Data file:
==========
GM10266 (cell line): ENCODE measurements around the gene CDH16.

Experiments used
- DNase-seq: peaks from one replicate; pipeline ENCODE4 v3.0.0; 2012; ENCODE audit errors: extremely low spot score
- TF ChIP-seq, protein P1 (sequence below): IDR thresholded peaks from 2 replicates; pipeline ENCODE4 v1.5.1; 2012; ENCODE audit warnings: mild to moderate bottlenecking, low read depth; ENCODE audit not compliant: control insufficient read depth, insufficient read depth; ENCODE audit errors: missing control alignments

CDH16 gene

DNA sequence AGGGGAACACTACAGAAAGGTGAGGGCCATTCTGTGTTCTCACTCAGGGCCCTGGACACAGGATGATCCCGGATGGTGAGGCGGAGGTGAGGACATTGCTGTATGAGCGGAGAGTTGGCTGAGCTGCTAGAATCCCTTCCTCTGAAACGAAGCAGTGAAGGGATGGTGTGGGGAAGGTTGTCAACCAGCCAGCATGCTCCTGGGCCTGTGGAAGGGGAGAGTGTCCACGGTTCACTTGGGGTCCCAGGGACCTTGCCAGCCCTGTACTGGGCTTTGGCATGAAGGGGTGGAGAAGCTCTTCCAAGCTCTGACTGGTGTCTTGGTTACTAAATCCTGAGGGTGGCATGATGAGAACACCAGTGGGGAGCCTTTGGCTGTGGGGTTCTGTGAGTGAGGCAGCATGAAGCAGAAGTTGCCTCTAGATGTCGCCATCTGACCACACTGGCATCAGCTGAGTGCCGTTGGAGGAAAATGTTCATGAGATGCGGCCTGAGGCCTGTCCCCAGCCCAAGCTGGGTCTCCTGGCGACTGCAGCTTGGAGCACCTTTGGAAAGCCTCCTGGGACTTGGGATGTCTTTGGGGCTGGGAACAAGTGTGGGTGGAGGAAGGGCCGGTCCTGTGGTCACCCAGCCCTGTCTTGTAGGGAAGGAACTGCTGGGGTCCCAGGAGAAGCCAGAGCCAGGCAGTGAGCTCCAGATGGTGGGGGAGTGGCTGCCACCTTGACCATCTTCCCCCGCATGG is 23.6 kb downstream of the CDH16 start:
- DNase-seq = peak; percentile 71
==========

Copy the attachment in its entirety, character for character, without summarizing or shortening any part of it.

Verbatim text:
GM10266 (cell line): ENCODE measurements around the gene CDH16.

Experiments used
- DNase-seq: peaks from one replicate; pipeline ENCODE4 v3.0.0; 2012; ENCODE audit errors: extremely low spot score
- TF ChIP-seq, protein P1 (sequence below): IDR thresholded peaks from 2 replicates; pipeline ENCODE4 v1.5.1; 2012; ENCODE audit warnings: mild to moderate bottlenecking, low read depth; ENCODE audit not compliant: control insufficient read depth, insufficient read depth; ENCODE audit errors: missing control alignments

CDH16 gene

DNA sequence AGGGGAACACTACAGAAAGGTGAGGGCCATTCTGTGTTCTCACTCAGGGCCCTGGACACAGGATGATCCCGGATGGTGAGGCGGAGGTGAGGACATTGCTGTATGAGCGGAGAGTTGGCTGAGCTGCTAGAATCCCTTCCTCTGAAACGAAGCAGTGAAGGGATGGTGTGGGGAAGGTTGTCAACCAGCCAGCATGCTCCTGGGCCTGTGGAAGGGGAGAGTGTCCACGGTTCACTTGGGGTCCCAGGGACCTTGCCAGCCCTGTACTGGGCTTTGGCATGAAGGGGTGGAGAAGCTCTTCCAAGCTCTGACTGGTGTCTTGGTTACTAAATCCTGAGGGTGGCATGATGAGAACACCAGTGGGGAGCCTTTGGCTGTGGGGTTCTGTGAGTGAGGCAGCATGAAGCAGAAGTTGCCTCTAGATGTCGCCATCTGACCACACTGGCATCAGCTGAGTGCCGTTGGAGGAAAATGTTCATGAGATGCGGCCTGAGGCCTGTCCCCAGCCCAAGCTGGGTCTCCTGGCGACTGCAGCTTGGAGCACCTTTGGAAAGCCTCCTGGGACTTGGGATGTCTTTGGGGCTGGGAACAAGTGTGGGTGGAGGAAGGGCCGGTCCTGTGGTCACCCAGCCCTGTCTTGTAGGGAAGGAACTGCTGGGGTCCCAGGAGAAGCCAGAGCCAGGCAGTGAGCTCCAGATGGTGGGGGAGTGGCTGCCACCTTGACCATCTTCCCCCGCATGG is 23.6 kb downstream of the CDH16 start:
- DNase-seq = peak; percentile 71